Utility of the ACC/AHA Lesion Classification to Predict Outcomes After Contemporary DES Treatment: Individual Patient Data Pooled Analysis From 7 Randomized Trials

Maayan Konigstein, Björn Redfors, Zixuan Zhang, Lak N. Kotinkaduwa, Gary S. Mintz, Pieter C. Smits, Patrick W. Serruys, Clemens von Birgelen, Mahesh V. Madhavan, Mordechai Golomb, Ori Ben-Yehuda, Roxana Mehran, Martin B. Leon, Gregg W. Stone*

*Corresponding author for this work

Research output: Contribution to journalArticleAcademicpeer-review

5 Citations (Scopus)
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BACKGROUND: Use of the modified American College of Cardiology (ACC)/American Heart Association (AHA) lesion classification as a prognostic tool to predict short-and long-term clinical outcomes after percutaneous coronary intervention in the modern drug-eluting stent era is uncertain. METHODS AND RESULTS: Patient-level data from 7 prospective, randomized trials were pooled. Clinical outcomes of patients undergoing single lesion percutaneous coronary intervention with second-generation drug-eluting stent were analyzed according to modified ACC/AHA lesion class. The primary end point was target lesion failure (TLF: composite of cardiac death, target vessel myocardial infarction, or ischemia-driven target lesion revascularization). Clinical outcomes to 5 years were compared between patients treated for noncomplex (class A/B1) versus complex (class B2/C) lesions. Eight thousand five hundred sixteen patients (age 63.1±10.8 years, 70.5% male) were analyzed. Lesions were classified as A, B1, B2, and C in 7.9%, 28.5%, 33.7%, and 30.0% of cases, respectively. Target lesion failure was higher in patients undergoing percutaneous coronary intervention of complex versus noncomplex lesions at 30 days (2.0% versus 1.1%, P=0.004), at 1 year (4.6% versus 3.0%, P=0.0005), and at 5 years (12.4% versus 9.2%, P=0.0001). By multivariable analysis, treatment of ACC/AHA class B2/C lesions was significantly associated with higher rate of 5-year target lesion failure (adjusted hazard ratio, 1.39 [95% CI, 1.17– 1.64], P=0.0001) driven by significantly higher rates of target vessel myocardial infarction and ischemia-driven target lesion revascularization. CONCLUSIONS: In this pooled large-scale analysis, treating complex compared with noncomplex lesions according to the modified ACC/AHA classification with second-generation drug-eluting stent was associated with worse 5-year clinical outcomes. This historical classification system may be useful in the contemporary era for predicting early and late outcomes following percutaneous coronary intervention.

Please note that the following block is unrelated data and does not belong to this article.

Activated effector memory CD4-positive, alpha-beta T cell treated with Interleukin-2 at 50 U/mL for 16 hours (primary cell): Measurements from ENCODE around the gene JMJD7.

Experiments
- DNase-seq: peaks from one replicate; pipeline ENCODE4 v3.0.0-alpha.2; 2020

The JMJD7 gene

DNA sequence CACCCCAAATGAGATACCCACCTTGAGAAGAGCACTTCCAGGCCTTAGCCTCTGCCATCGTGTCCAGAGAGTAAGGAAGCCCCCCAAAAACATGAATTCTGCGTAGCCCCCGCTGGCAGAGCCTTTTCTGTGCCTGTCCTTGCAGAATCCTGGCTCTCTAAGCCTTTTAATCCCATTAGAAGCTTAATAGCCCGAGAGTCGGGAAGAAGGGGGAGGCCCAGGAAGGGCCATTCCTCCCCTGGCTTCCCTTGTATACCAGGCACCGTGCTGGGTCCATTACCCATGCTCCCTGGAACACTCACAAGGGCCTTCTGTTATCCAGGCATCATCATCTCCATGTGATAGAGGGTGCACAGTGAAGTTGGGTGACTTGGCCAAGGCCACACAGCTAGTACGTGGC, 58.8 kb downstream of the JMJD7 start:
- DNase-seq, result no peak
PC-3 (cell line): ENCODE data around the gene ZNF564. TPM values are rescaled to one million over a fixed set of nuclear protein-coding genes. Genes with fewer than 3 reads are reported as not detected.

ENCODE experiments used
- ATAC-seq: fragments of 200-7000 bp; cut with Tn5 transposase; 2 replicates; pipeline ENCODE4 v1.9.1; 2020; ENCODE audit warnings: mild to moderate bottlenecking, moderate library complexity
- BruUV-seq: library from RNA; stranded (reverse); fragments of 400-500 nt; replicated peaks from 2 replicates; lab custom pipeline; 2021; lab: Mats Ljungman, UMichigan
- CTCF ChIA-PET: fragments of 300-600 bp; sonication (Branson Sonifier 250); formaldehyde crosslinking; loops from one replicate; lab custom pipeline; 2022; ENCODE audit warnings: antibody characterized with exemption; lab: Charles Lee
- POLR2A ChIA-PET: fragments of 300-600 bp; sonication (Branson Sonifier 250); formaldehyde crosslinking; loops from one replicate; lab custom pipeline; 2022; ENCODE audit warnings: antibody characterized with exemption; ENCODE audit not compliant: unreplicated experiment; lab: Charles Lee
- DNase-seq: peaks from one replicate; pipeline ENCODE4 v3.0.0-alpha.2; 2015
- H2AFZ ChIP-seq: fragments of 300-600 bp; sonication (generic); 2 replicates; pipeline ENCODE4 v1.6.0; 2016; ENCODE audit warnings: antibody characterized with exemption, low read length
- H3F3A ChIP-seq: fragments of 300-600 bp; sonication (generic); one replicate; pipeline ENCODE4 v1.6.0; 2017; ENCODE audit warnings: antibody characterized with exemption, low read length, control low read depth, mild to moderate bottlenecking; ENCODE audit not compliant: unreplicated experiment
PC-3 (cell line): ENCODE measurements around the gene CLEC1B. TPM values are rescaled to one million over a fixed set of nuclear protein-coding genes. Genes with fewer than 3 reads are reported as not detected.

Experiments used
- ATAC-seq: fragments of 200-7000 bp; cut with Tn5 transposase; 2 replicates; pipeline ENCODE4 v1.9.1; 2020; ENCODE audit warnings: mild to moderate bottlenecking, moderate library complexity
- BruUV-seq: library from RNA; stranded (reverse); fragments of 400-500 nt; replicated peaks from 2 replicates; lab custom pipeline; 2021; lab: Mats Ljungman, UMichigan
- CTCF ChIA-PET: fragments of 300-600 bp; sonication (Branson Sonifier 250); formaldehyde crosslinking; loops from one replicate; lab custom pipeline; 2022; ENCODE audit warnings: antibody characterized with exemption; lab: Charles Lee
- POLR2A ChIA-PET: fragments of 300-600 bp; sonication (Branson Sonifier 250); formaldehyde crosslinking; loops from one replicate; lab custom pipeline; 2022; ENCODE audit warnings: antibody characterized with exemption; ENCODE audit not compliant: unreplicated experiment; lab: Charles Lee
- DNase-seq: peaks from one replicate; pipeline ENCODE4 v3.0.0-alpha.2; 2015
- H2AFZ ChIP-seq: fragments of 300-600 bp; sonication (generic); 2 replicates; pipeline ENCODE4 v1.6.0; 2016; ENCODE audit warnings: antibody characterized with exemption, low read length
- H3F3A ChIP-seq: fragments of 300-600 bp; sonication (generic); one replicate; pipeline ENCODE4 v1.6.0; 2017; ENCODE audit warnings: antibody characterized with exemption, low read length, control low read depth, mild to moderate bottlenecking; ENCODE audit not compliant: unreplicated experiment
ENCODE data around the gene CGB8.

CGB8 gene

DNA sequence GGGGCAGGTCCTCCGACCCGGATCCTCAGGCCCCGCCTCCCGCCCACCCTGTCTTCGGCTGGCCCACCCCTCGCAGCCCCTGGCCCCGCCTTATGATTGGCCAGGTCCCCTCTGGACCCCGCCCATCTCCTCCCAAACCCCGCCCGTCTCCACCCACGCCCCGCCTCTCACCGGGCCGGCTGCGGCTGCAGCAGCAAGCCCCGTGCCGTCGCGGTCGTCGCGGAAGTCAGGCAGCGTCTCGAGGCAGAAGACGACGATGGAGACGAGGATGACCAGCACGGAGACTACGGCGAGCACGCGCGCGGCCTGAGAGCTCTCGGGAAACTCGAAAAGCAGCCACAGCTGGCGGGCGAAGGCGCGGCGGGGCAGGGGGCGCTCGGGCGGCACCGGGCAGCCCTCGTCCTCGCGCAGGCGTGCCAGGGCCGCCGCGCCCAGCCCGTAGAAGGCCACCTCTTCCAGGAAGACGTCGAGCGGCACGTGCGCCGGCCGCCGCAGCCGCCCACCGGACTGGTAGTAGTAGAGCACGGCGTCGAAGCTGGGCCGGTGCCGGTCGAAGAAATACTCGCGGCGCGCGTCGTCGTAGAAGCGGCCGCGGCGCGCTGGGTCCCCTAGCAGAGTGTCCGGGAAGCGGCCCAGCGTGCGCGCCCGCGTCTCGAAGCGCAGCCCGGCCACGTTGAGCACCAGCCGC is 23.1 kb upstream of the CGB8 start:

Original languageEnglish
Article numbere025275
JournalJournal of the American Heart Association
Issue number24
Publication statusPublished - 20 Dec 2022


  • drug-eluting stents
  • percutaneous coronary intervention
  • target lesion failure


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